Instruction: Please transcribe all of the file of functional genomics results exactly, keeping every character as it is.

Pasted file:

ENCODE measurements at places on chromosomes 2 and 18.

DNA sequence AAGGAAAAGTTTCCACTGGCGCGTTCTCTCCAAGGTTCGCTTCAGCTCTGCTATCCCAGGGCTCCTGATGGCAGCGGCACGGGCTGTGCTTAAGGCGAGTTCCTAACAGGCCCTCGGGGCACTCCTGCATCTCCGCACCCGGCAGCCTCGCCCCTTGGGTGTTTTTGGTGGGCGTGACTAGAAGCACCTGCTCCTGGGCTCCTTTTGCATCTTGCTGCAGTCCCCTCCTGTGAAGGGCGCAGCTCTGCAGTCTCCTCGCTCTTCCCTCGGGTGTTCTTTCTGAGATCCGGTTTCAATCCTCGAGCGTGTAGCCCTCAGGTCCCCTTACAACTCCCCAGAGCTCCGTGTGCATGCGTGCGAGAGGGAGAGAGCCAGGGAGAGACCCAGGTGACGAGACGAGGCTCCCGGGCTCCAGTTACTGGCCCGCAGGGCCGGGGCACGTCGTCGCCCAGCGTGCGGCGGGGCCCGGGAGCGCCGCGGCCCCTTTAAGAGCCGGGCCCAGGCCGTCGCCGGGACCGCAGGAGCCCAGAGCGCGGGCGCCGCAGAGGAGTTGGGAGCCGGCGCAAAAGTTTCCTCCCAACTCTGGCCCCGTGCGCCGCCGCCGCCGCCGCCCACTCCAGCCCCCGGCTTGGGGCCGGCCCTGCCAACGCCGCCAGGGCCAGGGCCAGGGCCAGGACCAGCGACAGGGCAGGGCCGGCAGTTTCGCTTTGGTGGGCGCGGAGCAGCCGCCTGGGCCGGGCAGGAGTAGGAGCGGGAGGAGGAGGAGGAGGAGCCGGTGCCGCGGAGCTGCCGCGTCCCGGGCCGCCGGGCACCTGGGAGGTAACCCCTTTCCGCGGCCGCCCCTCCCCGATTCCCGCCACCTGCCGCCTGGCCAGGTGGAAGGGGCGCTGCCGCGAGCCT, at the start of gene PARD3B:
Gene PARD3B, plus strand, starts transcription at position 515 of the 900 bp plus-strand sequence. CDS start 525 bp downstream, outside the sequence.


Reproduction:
ENCODE measurements at places on chromosomes 2 and 18.

DNA sequence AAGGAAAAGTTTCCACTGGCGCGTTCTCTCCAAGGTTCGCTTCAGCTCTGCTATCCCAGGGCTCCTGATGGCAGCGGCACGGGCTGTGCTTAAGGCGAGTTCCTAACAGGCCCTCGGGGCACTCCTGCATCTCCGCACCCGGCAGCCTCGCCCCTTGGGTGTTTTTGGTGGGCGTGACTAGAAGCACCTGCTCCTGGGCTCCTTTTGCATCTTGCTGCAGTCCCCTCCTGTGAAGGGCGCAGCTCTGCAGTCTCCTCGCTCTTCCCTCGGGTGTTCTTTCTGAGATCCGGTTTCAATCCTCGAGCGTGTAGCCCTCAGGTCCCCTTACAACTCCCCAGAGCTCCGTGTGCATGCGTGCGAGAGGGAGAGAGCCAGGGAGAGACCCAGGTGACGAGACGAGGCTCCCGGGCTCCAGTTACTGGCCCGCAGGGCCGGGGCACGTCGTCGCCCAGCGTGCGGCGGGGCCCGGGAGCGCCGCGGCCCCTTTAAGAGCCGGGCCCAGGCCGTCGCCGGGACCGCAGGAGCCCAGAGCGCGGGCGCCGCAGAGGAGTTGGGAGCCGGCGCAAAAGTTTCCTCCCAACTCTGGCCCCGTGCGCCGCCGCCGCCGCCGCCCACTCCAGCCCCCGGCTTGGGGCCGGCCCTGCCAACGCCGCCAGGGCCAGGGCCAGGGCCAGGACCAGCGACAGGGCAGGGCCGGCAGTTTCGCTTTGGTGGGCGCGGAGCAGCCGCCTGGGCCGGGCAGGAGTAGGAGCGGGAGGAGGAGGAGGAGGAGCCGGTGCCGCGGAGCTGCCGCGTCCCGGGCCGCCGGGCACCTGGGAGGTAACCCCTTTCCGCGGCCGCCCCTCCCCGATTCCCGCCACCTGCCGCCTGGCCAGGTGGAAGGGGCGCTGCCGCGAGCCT, at the start of gene PARD3B:
Gene PARD3B, plus strand, starts transcription at position 515 of the 900 bp plus-strand sequence. CDS start 525 bp downstream, outside the sequence.